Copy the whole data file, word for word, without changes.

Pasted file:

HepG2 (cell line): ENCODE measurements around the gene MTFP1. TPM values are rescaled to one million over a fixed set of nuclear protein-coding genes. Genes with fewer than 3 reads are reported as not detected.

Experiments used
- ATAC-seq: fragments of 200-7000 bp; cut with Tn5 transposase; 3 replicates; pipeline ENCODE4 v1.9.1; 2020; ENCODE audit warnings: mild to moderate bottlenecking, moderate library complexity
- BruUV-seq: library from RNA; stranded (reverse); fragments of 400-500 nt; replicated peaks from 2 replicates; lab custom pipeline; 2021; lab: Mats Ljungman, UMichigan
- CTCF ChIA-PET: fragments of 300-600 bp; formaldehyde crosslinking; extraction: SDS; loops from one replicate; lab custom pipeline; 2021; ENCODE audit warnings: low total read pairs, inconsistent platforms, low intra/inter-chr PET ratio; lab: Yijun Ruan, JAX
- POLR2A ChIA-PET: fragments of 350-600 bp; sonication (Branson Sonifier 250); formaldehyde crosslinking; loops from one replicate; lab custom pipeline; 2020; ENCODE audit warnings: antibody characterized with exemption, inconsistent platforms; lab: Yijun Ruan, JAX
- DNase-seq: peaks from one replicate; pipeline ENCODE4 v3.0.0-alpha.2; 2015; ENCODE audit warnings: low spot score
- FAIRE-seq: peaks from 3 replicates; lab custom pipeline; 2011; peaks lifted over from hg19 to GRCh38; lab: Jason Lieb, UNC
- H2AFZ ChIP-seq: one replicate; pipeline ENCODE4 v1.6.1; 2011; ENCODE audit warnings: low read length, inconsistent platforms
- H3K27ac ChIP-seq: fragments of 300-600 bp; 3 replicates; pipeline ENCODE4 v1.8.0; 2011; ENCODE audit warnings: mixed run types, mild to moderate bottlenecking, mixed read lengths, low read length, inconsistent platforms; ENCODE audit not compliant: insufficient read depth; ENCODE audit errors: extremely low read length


HepG2 (cell line): ENCODE measurements around the gene MTFP1. TPM values are rescaled to one million over a fixed set of nuclear protein-coding genes. Genes with fewer than 3 reads are reported as not detected.

Experiments used
- ATAC-seq: fragments of 200-7000 bp; cut with Tn5 transposase; 3 replicates; pipeline ENCODE4 v1.9.1; 2020; ENCODE audit warnings: mild to moderate bottlenecking, moderate library complexity
- BruUV-seq: library from RNA; stranded (reverse); fragments of 400-500 nt; replicated peaks from 2 replicates; lab custom pipeline; 2021; lab: Mats Ljungman, UMichigan
- CTCF ChIA-PET: fragments of 300-600 bp; formaldehyde crosslinking; extraction: SDS; loops from one replicate; lab custom pipeline; 2021; ENCODE audit warnings: low total read pairs, inconsistent platforms, low intra/inter-chr PET ratio; lab: Yijun Ruan, JAX
- POLR2A ChIA-PET: fragments of 350-600 bp; sonication (Branson Sonifier 250); formaldehyde crosslinking; loops from one replicate; lab custom pipeline; 2020; ENCODE audit warnings: antibody characterized with exemption, inconsistent platforms; lab: Yijun Ruan, JAX
- DNase-seq: peaks from one replicate; pipeline ENCODE4 v3.0.0-alpha.2; 2015; ENCODE audit warnings: low spot score
- FAIRE-seq: peaks from 3 replicates; lab custom pipeline; 2011; peaks lifted over from hg19 to GRCh38; lab: Jason Lieb, UNC
- H2AFZ ChIP-seq: one replicate; pipeline ENCODE4 v1.6.1; 2011; ENCODE audit warnings: low read length, inconsistent platforms
- H3K27ac ChIP-seq: fragments of 300-600 bp; 3 replicates; pipeline ENCODE4 v1.8.0; 2011; ENCODE audit warnings: mixed run types, mild to moderate bottlenecking, mixed read lengths, low read length, inconsistent platforms; ENCODE audit not compliant: insufficient read depth; ENCODE audit errors: extremely low read length